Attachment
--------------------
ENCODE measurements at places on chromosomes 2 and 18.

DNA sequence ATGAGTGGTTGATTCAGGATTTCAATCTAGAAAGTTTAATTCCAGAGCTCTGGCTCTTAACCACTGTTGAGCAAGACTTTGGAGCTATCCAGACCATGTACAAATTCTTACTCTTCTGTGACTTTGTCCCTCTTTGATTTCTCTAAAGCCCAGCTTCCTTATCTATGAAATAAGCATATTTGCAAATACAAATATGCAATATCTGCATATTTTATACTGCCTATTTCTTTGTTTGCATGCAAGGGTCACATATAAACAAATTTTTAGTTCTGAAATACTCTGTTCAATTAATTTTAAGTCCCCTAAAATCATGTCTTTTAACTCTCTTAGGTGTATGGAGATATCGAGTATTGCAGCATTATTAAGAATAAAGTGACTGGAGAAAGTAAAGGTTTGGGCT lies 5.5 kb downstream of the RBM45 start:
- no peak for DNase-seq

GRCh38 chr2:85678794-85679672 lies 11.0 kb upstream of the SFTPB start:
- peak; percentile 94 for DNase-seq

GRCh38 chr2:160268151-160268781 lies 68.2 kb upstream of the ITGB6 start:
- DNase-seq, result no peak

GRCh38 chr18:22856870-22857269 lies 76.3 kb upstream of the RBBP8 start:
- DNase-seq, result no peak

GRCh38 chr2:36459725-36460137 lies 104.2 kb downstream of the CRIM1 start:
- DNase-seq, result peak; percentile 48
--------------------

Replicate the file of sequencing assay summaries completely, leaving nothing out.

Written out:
ENCODE measurements at places on chromosomes 2 and 18.

DNA sequence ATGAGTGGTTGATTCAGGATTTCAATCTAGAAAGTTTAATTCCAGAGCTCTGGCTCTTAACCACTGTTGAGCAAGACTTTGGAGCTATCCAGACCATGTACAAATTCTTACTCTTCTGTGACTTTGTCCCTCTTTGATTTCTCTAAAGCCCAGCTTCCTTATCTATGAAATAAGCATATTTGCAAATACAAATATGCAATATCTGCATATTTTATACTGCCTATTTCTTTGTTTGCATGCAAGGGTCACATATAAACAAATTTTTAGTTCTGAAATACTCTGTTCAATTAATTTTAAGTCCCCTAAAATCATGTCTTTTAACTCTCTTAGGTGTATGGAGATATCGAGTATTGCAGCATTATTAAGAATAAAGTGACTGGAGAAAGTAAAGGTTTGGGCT lies 5.5 kb downstream of the RBM45 start:
- no peak for DNase-seq

GRCh38 chr2:85678794-85679672 lies 11.0 kb upstream of the SFTPB start:
- peak; percentile 94 for DNase-seq

GRCh38 chr2:160268151-160268781 lies 68.2 kb upstream of the ITGB6 start:
- DNase-seq, result no peak

GRCh38 chr18:22856870-22857269 lies 76.3 kb upstream of the RBBP8 start:
- DNase-seq, result no peak

GRCh38 chr2:36459725-36460137 lies 104.2 kb downstream of the CRIM1 start:
- DNase-seq, result peak; percentile 48